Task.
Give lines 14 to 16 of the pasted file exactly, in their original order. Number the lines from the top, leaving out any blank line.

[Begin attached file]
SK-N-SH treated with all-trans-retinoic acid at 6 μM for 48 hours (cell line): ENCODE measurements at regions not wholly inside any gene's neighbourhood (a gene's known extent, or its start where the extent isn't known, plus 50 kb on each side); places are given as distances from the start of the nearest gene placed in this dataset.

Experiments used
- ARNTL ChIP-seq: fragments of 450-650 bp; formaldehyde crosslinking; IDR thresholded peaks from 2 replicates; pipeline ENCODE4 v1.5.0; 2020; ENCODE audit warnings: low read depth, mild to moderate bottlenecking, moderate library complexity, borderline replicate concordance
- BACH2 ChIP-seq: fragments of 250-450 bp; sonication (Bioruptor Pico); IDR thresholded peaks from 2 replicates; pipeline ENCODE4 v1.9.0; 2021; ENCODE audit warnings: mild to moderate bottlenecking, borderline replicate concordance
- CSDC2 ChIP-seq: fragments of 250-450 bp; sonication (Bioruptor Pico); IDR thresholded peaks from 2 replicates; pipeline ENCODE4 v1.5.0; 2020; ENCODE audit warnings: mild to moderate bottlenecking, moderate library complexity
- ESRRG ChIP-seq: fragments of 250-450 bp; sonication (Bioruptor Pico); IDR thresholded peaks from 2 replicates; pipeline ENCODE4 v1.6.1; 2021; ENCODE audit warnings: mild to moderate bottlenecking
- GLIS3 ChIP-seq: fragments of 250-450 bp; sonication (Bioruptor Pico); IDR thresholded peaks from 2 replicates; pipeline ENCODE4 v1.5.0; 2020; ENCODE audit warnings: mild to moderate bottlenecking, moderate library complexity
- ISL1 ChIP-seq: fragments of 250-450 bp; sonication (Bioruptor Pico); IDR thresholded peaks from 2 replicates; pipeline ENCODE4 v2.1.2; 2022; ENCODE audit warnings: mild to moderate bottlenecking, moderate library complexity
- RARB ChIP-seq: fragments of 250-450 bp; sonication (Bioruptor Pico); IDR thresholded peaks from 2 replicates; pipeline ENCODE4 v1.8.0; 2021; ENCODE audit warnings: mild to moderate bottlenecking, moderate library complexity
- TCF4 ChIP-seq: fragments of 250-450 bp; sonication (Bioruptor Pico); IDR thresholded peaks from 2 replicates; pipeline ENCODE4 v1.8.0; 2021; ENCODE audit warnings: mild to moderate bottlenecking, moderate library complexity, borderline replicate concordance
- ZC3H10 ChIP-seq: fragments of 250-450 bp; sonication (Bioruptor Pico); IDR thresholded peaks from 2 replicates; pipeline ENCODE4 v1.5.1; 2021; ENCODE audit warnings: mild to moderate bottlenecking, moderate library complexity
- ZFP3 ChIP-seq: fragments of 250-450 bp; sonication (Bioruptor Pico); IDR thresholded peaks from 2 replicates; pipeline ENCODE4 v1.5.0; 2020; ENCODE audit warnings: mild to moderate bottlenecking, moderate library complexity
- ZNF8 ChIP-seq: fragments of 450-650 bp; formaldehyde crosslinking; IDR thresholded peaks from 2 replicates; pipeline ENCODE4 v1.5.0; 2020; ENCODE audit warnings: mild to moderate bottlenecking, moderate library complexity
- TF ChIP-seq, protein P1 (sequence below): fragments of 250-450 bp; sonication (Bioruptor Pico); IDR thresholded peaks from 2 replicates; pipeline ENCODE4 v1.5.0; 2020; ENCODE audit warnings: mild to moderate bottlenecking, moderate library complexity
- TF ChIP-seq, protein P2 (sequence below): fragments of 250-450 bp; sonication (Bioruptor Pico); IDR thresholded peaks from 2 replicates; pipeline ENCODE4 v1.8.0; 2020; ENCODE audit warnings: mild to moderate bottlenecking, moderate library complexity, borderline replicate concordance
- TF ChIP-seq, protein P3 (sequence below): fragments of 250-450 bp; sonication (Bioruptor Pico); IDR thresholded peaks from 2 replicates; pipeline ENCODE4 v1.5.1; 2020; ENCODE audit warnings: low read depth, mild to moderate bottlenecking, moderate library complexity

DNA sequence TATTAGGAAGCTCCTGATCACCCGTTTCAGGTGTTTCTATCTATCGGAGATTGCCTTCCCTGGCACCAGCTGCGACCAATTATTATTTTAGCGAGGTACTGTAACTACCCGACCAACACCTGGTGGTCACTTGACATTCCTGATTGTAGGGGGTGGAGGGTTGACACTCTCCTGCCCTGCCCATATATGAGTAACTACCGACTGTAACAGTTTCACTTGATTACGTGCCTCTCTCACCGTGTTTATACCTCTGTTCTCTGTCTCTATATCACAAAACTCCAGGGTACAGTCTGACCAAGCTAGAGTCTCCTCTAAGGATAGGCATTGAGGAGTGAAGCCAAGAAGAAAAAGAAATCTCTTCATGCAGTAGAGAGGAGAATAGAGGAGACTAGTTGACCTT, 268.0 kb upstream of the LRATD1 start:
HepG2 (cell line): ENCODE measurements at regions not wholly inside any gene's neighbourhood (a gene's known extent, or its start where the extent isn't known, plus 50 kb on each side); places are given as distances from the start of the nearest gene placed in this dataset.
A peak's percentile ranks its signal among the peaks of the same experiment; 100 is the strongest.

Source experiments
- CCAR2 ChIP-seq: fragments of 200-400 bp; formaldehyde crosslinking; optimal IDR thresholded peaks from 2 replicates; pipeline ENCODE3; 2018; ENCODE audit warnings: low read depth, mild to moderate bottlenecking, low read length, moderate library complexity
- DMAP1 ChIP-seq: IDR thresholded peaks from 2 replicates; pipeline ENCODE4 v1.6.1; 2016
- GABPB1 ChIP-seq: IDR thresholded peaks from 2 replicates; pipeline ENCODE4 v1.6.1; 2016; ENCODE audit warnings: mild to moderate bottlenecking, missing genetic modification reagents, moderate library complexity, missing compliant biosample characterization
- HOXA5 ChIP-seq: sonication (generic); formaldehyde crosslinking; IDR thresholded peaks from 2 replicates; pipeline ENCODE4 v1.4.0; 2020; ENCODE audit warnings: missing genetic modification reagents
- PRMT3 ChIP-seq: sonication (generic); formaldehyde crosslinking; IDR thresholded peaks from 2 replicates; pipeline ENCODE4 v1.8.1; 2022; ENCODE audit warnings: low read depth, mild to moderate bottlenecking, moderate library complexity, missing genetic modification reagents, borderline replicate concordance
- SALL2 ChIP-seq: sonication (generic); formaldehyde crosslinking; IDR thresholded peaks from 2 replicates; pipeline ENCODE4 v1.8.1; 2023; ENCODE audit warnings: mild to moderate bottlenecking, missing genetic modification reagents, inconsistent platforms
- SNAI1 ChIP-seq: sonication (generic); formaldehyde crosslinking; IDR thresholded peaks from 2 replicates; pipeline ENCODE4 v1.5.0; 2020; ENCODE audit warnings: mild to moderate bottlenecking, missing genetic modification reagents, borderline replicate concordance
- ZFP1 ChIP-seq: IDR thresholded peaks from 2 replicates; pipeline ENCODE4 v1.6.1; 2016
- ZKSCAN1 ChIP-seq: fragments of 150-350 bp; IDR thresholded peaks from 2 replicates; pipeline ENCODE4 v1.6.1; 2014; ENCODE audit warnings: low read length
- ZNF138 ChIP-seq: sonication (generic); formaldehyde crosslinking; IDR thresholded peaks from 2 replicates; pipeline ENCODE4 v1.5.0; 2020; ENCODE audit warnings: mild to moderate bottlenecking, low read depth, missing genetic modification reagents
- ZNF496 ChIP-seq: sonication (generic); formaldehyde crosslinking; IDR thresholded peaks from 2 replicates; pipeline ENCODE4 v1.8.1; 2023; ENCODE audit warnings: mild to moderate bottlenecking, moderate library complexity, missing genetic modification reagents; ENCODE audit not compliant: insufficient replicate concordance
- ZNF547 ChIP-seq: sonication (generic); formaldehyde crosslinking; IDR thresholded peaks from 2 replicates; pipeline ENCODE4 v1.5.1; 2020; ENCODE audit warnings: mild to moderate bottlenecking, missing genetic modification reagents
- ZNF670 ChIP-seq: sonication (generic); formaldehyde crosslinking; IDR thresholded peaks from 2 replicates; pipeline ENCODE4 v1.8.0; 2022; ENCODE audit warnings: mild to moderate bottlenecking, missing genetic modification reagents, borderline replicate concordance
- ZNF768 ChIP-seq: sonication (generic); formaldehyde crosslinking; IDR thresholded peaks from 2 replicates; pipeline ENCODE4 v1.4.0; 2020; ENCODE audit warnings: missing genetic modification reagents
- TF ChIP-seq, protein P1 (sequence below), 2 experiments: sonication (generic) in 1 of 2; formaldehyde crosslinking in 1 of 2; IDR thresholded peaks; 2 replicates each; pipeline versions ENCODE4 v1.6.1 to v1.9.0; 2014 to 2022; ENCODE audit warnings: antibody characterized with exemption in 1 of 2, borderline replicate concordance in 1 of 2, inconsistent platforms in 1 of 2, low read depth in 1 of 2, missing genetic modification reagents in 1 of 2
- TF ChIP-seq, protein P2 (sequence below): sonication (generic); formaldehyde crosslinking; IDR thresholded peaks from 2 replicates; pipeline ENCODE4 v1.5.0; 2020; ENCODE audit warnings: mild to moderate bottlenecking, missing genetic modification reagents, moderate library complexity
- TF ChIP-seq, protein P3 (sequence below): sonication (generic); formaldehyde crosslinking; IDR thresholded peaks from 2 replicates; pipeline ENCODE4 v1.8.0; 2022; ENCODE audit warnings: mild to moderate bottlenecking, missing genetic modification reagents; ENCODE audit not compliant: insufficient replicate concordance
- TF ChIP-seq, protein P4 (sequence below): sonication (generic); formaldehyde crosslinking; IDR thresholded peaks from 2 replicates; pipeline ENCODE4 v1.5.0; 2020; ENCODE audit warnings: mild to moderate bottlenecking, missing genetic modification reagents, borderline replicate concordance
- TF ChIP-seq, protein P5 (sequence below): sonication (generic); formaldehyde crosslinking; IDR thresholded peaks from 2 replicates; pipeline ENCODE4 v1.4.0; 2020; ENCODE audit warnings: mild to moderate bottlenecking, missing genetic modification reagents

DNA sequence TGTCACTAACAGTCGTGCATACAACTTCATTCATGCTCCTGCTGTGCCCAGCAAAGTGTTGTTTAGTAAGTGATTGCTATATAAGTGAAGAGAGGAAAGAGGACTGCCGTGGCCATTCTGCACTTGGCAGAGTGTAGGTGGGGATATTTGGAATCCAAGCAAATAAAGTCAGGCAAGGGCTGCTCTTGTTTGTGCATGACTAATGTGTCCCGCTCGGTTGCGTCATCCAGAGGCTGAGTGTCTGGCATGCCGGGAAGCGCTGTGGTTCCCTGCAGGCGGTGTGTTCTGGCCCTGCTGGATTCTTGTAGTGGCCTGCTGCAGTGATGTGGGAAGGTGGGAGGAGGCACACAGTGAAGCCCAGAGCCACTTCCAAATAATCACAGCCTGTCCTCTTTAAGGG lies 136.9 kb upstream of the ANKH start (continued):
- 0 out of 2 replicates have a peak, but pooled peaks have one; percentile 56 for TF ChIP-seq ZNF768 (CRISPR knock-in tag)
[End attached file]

- TF ChIP-seq, protein P1 (sequence below): fragments of 250-450 bp; sonication (Bioruptor Pico); IDR thresholded peaks from 2 replicates; pipeline ENCODE4 v1.5.0; 2020; ENCODE audit warnings: mild to moderate bottlenecking, moderate library complexity
- TF ChIP-seq, protein P2 (sequence below): fragments of 250-450 bp; sonication (Bioruptor Pico); IDR thresholded peaks from 2 replicates; pipeline ENCODE4 v1.8.0; 2020; ENCODE audit warnings: mild to moderate bottlenecking, moderate library complexity, borderline replicate concordance
- TF ChIP-seq, protein P3 (sequence below): fragments of 250-450 bp; sonication (Bioruptor Pico); IDR thresholded peaks from 2 replicates; pipeline ENCODE4 v1.5.1; 2020; ENCODE audit warnings: low read depth, mild to moderate bottlenecking, moderate library complexity